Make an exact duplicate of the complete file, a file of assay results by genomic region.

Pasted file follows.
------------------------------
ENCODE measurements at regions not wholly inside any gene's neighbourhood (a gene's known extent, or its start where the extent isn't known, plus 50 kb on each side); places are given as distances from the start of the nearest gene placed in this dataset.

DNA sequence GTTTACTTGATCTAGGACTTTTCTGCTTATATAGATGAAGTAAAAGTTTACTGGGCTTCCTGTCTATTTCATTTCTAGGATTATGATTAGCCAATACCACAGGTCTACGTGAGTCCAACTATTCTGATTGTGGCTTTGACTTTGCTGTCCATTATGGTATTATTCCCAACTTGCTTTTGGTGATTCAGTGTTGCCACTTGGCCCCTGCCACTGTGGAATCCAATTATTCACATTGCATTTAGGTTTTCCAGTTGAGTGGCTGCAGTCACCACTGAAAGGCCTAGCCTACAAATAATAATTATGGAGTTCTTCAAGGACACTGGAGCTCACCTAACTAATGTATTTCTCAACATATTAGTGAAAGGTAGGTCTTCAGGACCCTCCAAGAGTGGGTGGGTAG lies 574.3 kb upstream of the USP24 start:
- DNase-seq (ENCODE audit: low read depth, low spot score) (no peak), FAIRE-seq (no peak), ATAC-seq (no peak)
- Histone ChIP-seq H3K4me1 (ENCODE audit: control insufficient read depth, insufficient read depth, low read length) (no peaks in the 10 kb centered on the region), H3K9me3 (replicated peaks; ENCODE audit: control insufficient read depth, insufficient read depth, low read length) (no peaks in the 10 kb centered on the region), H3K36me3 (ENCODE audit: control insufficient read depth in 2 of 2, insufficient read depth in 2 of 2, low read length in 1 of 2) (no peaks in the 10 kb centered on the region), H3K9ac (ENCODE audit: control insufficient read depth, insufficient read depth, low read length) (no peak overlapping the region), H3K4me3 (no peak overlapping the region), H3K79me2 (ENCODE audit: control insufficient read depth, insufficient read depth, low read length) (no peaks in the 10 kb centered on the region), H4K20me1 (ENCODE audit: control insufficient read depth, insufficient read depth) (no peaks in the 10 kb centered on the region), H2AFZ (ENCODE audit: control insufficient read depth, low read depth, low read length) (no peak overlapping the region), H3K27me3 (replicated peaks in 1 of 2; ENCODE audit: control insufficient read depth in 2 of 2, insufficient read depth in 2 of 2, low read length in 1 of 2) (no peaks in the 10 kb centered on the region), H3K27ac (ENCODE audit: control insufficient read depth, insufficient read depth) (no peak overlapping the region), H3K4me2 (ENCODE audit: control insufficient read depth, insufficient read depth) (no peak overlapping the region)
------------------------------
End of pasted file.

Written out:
ENCODE measurements at regions not wholly inside any gene's neighbourhood (a gene's known extent, or its start where the extent isn't known, plus 50 kb on each side); places are given as distances from the start of the nearest gene placed in this dataset.

DNA sequence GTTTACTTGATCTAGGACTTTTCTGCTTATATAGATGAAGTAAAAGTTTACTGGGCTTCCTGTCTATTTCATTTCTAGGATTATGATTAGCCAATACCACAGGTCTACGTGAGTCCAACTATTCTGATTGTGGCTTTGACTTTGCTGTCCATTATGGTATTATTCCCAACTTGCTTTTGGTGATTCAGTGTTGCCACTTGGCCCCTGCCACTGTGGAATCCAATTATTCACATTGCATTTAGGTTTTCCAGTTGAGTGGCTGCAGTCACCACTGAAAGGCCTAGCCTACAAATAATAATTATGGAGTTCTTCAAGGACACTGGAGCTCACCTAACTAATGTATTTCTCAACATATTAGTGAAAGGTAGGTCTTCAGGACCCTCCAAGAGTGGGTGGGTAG lies 574.3 kb upstream of the USP24 start:
- DNase-seq (ENCODE audit: low read depth, low spot score) (no peak), FAIRE-seq (no peak), ATAC-seq (no peak)
- Histone ChIP-seq H3K4me1 (ENCODE audit: control insufficient read depth, insufficient read depth, low read length) (no peaks in the 10 kb centered on the region), H3K9me3 (replicated peaks; ENCODE audit: control insufficient read depth, insufficient read depth, low read length) (no peaks in the 10 kb centered on the region), H3K36me3 (ENCODE audit: control insufficient read depth in 2 of 2, insufficient read depth in 2 of 2, low read length in 1 of 2) (no peaks in the 10 kb centered on the region), H3K9ac (ENCODE audit: control insufficient read depth, insufficient read depth, low read length) (no peak overlapping the region), H3K4me3 (no peak overlapping the region), H3K79me2 (ENCODE audit: control insufficient read depth, insufficient read depth, low read length) (no peaks in the 10 kb centered on the region), H4K20me1 (ENCODE audit: control insufficient read depth, insufficient read depth) (no peaks in the 10 kb centered on the region), H2AFZ (ENCODE audit: control insufficient read depth, low read depth, low read length) (no peak overlapping the region), H3K27me3 (replicated peaks in 1 of 2; ENCODE audit: control insufficient read depth in 2 of 2, insufficient read depth in 2 of 2, low read length in 1 of 2) (no peaks in the 10 kb centered on the region), H3K27ac (ENCODE audit: control insufficient read depth, insufficient read depth) (no peak overlapping the region), H3K4me2 (ENCODE audit: control insufficient read depth, insufficient read depth) (no peak overlapping the region)